Since September, the High-Performance Composites staff has attended RP Asia, China Composites, the SPE Automotive Conference, the CMOO Offshore Oil Conference, ACMA's COMPOSITES 2005, IBEX, the Intertech Carbon Fiber Conference and the SAMPE Tech Conference.
Business, from airplanes to boats, is booming, with few areas of concern. Raw material costs are up, except for fiberglass, but end users are becoming more efficient and are able to pass the costs on in most areas.
The Fourth International Conference on Composites Materials for Offshore Operations (CMOO-4) brought together several hundred key representatives from many oil-producing countries and companies, including suppliers. Numerous, potentially high-volume applications were presented, and a newly formed company, Aker Kvaerner Subsea, was introduced to replace the former partnership between Aker Kvaerner and ConocoPhillips, which deployed a composite riser on the Heidrun platform in the North Sea. The new company is making spoolable umbilicals in Alabama, which will be deployed in 2006. Trans Ocean Gas Inc. presented a new concept for economically transporting "stranded" natural gas via ships containing huge carbon-fiber CNG tanks. Other examples included carbon fiber platform tethers, pressure vessels for subsea facilities and several new drilling concepts. There was a notable feeling of disappointment when the much-touted CompRiser composite drilling riser was discussed (see HPC July 2002, p. 40). It was emphasized that the riser's failure had to do with its steel liner, not its composite materials. It's hard to know exactly what the holdup with riser programs is, but I can't help thinking that the current scarcity of carbon fiber plays a role.
The SPE Automotive Composites Conference put long-fiber thermoplastics and their various production methods front and center. SMC and other thermoset materials were featured, of course, but the theme of the conference was innovation in design, parts consolidation and all types of manufacturing. The need to reduce weight for fuel efficiency was a given, but representatives from the OEMs cautioned that composites were not the only materials that could do the job. That said, I was surprised at how much of the discussion centered around the applications, availability and price of carbon fiber.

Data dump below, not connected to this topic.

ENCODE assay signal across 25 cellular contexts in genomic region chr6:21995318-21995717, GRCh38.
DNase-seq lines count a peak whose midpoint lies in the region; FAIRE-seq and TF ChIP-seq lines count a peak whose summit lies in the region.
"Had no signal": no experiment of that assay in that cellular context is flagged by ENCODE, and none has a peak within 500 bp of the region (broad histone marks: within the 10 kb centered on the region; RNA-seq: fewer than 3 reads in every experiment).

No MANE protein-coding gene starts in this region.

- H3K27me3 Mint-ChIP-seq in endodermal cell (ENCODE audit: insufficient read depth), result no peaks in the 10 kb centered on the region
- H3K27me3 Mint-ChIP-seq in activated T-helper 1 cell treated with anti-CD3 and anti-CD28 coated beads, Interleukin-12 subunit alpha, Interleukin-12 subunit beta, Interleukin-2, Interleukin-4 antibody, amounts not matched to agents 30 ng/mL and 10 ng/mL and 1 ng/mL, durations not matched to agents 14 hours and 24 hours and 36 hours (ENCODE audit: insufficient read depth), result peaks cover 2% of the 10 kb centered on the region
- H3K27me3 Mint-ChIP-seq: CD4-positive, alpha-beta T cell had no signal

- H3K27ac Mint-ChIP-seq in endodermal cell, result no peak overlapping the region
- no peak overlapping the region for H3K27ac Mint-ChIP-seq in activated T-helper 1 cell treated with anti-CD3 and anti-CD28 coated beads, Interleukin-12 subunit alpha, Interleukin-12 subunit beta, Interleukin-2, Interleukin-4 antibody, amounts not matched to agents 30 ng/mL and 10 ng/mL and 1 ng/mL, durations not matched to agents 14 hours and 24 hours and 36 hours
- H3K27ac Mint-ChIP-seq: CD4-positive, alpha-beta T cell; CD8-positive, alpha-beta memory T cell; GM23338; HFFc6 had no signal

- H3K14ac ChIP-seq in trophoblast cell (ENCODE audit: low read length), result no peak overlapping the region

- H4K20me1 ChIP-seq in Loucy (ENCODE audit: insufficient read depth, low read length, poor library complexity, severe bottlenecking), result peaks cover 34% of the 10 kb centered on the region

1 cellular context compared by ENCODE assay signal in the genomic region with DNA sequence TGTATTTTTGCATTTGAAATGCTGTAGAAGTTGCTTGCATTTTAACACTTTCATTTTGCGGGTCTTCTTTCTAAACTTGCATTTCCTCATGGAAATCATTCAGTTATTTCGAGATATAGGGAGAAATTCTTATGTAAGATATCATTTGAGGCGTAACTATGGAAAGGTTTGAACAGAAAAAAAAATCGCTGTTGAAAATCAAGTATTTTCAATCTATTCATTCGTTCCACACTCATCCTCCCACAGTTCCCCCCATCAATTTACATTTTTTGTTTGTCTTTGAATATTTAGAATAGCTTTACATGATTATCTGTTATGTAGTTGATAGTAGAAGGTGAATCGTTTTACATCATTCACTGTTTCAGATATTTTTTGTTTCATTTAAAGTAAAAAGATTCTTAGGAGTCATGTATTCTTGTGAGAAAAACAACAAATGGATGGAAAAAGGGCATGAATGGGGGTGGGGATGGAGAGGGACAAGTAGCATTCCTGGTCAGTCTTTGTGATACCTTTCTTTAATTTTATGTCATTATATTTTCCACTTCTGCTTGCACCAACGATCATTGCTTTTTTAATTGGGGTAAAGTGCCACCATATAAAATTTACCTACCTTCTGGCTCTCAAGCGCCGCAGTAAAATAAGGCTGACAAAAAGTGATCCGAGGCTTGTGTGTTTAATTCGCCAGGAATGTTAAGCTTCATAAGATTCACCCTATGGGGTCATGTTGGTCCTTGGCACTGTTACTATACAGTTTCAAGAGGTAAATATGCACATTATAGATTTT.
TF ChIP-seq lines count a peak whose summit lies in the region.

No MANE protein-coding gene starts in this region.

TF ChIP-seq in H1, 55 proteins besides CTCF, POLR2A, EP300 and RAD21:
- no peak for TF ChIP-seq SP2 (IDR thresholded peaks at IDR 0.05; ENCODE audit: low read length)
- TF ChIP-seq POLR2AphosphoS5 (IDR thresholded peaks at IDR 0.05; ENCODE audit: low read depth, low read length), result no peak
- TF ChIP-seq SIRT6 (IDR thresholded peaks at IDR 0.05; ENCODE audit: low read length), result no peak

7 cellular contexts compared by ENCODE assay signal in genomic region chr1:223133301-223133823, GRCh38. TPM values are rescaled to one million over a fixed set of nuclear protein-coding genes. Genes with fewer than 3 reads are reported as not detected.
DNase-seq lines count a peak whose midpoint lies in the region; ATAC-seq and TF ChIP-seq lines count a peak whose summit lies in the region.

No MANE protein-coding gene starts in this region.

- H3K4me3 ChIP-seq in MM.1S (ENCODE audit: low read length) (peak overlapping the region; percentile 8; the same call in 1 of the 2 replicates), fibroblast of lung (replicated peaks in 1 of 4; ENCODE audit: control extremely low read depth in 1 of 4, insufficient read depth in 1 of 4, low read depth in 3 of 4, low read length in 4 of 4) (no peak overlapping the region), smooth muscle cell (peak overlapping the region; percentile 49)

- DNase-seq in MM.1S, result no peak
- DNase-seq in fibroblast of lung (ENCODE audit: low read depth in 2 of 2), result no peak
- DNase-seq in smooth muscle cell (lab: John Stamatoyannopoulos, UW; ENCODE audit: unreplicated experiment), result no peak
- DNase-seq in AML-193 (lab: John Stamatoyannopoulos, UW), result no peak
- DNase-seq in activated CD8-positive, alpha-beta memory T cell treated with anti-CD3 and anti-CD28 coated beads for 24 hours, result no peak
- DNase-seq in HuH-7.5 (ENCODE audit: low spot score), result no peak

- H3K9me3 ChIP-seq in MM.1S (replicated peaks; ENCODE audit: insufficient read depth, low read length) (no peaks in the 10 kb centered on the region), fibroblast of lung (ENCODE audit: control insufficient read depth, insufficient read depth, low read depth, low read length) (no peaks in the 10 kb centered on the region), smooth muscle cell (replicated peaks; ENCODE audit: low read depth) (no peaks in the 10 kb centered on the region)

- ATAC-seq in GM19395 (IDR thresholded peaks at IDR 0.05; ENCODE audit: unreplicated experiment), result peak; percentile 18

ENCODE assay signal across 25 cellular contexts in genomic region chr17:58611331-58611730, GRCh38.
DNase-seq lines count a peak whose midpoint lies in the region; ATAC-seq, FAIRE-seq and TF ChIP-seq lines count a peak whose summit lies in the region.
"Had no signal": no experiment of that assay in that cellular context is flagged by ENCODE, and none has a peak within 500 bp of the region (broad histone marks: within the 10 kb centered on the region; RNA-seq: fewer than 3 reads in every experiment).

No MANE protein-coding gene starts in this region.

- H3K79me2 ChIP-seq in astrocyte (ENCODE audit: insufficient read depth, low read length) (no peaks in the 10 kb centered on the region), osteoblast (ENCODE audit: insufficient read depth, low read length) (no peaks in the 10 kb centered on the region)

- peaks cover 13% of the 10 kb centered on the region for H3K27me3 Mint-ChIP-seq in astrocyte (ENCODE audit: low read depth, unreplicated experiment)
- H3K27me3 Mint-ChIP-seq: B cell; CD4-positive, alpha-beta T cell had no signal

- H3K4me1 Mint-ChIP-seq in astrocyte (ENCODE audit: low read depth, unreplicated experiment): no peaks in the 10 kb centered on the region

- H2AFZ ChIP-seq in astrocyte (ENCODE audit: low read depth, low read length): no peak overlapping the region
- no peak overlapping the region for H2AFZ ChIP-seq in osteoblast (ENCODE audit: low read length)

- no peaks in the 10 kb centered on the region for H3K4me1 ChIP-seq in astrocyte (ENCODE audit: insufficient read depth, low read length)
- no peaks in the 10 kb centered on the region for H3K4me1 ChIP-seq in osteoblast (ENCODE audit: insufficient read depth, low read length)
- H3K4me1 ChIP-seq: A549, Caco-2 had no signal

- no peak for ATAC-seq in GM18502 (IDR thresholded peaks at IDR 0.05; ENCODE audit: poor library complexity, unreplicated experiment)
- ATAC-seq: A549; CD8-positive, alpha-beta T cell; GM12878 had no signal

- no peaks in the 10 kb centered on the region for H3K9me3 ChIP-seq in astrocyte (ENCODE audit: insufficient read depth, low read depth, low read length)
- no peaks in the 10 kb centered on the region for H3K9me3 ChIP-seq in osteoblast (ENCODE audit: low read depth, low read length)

In my November 2004 commentary on Intertech's Carbon Fiber conference, I predicted carbon fiber supply would be dicey for 6 to 12 months. A year has passed, and it's still tight. At many 2005 events, companies complained that they could not get the fiber they needed. Some said it was stifling their growth. Part of the reason for the shortage is that demand is growing even faster than predicted a year ago. In addition to aerospace increases, the industrial sector is growing at 10 to 15 percent per year, not to mention the wind energy industry at up to 20 percent.
But relief is on the way. Toray is on schedule to bring its 4 million lb Alabama line up in early '06, and Zoltek is scrambling to get all five of its Texas lines up by year's end. But Zoltek is finding it tough to hire experienced labor to run its lines, and Toray says it would speed up its build rate, but labor in the South is occupied, rebuilding Louisiana after Katrina. The 4 million lb Toho/Tenax line in Germany is expected to come online in October 2006. And Acordis, the sole independent supplier of textile-grade PAN precursor, which was to shut down its Grimsby, U.K. plant, has announced a buyout by a consortium of senior managers and private investors. Moreover, Mitsubishi will bring an additional 4 million lb to market in the third quarter of 2007. Thus, 10 million lb of capacity will come online in the next 12 months with another five million soon after. The fiber suppliers, some of whom were skeptical about the market a year ago, are stepping up to meet the demand. End users wish they had started a bit sooner.